A plan to provide a support service for emigrants before they leave the country – and a strategy to lure them back to Ireland when jobs become available, is to be developed by an Oireachtas committee.
The move was agreed by members of the Oireachtas Committee on Jobs, Enterprise and Innovation following the presentation of a report to the committee by the National Youth Council of Ireland which showed an estimated 177,000 young people between the ages of 15 to 24 left the country in the last five years.
The report entitled Time To Go also showed an estimated 209,000 people in the 25 to 44-year-old bracket also left during the same period.
Senior policy officer at the Youth Council Marie-Claire McAleer said its research had showed that of those who left some 47 per cent were in employment at the time of leaving, but just 39.5 per cent said they would be interested in returning.
She said while the figures indicated many people were being pushed into emigration there was also an element of "pull" in the attractions of a new life abroad.
Lack of data
However, she told the committee that whatever the reasons, "Ireland needs these people" for their skills, for societal reasons, and for the economy.
But she said there was very little data available on who was going, what their skills were and where they were going.
Even the Youth Council’s own study was based largely on estimates because the Central Statistics Office did not differentiate between who was Irish and who was not when they were leaving the country, she said.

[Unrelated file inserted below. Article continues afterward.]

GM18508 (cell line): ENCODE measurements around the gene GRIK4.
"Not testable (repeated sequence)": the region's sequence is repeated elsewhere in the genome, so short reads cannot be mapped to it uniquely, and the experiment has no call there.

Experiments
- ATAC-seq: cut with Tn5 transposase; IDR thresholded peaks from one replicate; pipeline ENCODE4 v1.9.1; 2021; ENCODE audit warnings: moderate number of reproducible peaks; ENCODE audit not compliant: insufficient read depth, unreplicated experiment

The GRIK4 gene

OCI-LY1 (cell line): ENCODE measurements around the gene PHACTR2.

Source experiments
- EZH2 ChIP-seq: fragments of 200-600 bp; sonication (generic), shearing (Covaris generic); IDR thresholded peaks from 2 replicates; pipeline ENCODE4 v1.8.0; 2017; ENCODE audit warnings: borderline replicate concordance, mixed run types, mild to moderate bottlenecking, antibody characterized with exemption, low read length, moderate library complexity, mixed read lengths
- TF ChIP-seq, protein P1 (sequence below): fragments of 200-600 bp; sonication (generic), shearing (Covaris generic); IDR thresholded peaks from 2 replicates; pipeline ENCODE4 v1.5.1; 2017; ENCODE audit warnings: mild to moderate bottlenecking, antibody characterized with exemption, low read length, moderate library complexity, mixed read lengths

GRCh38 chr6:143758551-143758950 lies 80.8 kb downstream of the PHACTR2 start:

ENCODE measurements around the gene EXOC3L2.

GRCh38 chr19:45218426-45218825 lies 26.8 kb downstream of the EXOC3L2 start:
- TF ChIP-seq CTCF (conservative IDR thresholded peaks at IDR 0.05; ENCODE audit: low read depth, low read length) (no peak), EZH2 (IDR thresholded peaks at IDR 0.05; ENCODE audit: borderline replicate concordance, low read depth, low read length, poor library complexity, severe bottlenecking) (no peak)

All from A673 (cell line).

Of the 39.5 per cent who said they would be interested in coming back, it was not surprising that more did not want to come back given they did not get any help to go in the first place.
The kind of help she said that could be provided was a country-by-country breakdown of what sort of Irish social networks such as the GAA were there for them in the host countries when they emigrated and what sort of jobs might be available.
Committee chairman Damien English said the country “needed to get over the nervousness” about providing help for people to emigrate. “We need to grow up an just accept it,” he said.
Mr English proposed developing a plan for support services for emigrants and a strategy to bring them back to Ireland when the time was right.
Labour TD John Lyons said there was work being done in the area of job creation at home.
While he was aware that colleagues had “got an awful beating” for suggesting there was an element of choice in some emigration, there was “push and pull factors”.
The Government had recently updated “Pathways to Work” a plan aimed particularly at youth unemployment, said Mr Lyons.